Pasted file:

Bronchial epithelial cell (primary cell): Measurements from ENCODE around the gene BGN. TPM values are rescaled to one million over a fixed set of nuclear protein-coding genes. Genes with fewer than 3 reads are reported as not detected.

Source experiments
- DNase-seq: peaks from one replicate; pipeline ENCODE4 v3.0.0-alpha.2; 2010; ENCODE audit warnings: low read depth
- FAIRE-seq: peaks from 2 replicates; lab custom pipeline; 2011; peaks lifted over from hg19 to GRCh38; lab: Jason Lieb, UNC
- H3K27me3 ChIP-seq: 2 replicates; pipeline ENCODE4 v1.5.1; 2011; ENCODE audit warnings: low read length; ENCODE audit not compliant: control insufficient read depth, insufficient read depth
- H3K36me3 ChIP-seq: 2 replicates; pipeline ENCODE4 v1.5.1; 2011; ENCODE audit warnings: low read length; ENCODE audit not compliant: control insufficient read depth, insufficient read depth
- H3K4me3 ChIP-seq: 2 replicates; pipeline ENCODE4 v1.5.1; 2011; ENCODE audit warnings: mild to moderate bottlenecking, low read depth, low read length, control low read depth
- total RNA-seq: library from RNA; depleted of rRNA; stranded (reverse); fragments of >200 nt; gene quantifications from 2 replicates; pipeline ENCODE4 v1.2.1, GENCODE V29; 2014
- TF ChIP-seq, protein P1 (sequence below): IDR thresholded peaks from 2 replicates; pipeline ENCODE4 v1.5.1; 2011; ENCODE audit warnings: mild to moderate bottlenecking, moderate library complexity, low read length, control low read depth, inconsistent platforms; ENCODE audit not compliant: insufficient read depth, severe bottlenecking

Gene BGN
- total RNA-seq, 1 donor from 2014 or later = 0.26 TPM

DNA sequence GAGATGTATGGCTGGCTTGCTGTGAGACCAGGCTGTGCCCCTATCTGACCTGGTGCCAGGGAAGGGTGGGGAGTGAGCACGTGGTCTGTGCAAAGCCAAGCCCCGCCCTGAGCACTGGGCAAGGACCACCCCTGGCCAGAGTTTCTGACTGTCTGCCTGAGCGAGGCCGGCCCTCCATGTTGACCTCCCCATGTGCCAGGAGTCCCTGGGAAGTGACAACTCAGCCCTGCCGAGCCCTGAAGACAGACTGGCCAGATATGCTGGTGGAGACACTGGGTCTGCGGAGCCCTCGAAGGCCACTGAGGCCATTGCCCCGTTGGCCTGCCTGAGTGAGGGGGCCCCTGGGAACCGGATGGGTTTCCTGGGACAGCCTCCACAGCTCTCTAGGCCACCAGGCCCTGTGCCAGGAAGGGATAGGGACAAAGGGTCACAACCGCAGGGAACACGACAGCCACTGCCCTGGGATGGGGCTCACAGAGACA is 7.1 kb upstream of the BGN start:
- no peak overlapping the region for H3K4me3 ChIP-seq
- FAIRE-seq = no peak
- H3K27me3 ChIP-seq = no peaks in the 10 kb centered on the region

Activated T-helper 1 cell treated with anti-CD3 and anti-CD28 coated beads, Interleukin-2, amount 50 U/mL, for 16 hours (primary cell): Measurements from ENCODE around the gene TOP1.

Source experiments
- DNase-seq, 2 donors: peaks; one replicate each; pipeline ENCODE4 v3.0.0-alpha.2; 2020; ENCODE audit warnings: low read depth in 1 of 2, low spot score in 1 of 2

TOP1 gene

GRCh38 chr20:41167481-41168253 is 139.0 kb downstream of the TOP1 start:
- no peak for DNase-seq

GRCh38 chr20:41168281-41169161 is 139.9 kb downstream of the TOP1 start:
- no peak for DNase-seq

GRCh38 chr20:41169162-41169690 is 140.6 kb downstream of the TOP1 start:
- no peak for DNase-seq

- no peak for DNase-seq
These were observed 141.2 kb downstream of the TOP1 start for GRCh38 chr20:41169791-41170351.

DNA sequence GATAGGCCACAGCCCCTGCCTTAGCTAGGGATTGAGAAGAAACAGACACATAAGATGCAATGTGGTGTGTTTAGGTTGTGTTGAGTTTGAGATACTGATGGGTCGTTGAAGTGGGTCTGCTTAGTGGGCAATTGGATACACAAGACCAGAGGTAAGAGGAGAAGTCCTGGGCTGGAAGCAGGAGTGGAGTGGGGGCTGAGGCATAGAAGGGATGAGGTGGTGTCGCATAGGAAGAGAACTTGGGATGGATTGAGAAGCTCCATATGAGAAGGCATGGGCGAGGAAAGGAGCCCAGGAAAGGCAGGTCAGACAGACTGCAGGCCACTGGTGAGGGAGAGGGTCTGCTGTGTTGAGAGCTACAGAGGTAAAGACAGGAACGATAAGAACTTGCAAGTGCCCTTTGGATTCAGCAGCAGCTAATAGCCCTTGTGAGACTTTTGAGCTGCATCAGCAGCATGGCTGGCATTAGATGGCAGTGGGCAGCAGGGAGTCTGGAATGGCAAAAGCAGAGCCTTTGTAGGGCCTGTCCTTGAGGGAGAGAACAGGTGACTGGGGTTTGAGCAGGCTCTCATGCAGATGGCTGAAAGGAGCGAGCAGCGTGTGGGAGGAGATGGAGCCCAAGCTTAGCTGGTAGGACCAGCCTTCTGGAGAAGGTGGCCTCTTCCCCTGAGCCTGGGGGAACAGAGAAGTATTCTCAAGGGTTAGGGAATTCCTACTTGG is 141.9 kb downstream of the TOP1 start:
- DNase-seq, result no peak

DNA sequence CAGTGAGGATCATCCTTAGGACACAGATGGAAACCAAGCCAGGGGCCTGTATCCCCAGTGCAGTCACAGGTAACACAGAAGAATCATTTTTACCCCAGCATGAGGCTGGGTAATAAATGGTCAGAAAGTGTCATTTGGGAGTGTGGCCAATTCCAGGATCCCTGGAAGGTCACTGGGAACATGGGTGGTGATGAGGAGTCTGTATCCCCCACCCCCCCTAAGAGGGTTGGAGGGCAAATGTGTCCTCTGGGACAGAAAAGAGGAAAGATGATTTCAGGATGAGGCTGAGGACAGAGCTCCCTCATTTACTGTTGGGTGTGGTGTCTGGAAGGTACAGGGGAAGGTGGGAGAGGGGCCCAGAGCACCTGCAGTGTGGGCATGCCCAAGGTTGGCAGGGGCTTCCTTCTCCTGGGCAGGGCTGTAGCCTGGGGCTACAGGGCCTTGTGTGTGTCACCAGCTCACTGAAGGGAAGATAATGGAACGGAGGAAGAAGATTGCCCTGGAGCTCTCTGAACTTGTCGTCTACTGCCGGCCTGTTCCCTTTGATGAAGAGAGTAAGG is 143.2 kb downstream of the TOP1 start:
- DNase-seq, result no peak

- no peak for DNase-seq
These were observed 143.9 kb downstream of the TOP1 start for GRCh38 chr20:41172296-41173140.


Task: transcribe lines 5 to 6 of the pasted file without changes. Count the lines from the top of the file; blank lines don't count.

- H3K27me3 ChIP-seq: 2 replicates; pipeline ENCODE4 v1.5.1; 2011; ENCODE audit warnings: low read length; ENCODE audit not compliant: control insufficient read depth, insufficient read depth
- H3K36me3 ChIP-seq: 2 replicates; pipeline ENCODE4 v1.5.1; 2011; ENCODE audit warnings: low read length; ENCODE audit not compliant: control insufficient read depth, insufficient read depth